I performed at Bridgetown in 2010, thanks to a fellow comedian vouching for me, and I had a good time. Okay, actually it was up and down. Mostly because I was stunned at the lack of ethnic diversity in Portland. And I was double stunned that the hipsters of Portland —- the bulk of the audience who attend the festival —- wanted no part of me talking and/or yelling about it. I didn't really think too much about returning until it I realized I could go back with the sociopolitical comedy show I lead with Janine Brito and Nato Green, Laughter Against The Machine. I figured this way the people of Portland would know if they came to see me that they were in for some yelling. Honestly, it also probably*** helped that I was able to persuade Margaret Cho to headline the show.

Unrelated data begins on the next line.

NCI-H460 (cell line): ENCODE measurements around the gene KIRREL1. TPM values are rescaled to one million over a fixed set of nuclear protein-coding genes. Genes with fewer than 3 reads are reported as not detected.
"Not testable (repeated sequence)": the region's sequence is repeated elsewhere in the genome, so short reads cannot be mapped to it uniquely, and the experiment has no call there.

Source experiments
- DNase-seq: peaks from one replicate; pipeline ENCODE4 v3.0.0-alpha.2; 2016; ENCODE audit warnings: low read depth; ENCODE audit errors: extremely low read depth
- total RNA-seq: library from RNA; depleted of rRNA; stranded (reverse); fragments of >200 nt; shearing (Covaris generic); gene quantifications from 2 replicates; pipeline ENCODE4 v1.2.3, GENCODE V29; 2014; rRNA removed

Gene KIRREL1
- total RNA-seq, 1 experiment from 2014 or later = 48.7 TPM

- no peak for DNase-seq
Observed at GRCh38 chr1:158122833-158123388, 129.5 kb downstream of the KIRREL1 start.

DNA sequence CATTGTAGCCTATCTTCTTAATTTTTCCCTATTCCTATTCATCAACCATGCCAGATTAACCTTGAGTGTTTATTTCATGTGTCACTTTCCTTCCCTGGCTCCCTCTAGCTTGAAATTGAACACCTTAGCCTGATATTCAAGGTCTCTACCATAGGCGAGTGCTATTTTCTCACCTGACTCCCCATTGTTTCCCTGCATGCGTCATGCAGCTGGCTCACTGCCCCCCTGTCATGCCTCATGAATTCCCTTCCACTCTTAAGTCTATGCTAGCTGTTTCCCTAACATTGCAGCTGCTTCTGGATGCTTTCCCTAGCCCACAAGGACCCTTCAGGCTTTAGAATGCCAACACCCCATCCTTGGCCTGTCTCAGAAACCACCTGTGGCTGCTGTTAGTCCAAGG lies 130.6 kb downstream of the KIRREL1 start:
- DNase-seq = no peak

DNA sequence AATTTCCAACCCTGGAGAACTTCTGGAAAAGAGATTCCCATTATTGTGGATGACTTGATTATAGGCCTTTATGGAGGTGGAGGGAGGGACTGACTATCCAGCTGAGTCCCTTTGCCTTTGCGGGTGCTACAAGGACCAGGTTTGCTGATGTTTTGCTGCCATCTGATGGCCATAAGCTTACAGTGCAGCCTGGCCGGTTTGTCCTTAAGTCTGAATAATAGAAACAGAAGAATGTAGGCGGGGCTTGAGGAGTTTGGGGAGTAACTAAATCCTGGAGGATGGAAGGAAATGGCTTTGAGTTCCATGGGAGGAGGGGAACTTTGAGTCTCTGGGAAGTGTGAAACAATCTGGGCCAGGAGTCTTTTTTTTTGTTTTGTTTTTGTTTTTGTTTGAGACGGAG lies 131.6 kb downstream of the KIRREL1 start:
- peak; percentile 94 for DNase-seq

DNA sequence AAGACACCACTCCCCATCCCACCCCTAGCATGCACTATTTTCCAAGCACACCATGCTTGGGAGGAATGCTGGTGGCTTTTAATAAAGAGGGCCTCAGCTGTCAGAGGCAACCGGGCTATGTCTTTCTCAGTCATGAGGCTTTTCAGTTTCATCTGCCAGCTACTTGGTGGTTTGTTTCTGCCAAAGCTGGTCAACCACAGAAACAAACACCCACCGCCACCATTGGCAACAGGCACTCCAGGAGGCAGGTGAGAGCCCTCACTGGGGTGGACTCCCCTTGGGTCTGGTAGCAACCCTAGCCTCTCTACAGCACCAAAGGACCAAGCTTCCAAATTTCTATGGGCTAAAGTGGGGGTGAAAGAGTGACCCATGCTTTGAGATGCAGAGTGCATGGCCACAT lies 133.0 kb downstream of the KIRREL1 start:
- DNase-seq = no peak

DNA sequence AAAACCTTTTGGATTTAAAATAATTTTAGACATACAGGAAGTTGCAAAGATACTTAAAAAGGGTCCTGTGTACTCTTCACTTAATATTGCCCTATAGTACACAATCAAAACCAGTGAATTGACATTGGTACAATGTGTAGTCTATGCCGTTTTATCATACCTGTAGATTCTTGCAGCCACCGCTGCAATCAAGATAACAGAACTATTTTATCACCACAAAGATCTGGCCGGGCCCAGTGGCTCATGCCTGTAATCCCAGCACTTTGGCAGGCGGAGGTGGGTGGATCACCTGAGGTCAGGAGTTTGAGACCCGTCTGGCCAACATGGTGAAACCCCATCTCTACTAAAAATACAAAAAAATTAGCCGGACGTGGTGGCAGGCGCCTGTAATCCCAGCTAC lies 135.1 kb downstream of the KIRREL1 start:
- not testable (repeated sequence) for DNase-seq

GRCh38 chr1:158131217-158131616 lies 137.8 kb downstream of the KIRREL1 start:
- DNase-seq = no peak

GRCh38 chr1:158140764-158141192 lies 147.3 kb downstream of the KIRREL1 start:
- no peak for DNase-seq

Is there a difference between white shame and white guilt? I think I developed some white shame this weekend after one comic referred to Portland crowds as "grotesquely pale." Even more than hipsters, Portland's lack of diversity was one of the festival's running threads. (Although in my experience this year, the only comic who got a negative reaction to a joke about race was Louis Katz, a white comic who made a joke I don't remember and then assured the audience that it was "okay to laugh" because his joke "wasn't actually racist." This coming from a comic who opened with jokes about vegans, hippies with dirty feet, and—seriously—took a swing at "Didgeridoo? More like didgeriDON'T!" It was the only moment all weekend I was remotely tempted to heckle, because there are few things more insulting than a comic assuming the crowd isn't laughing because they don't get his joke.)
Anyway, read the whole of Bell's piece for an out-of-towner's perspective on the fest, including kind words for the heroic organizational efforts of Andy Wood, and more praise for Moshe Kasher—he dominated this thing.
Also note: Everyone is concerned about Andy Dick.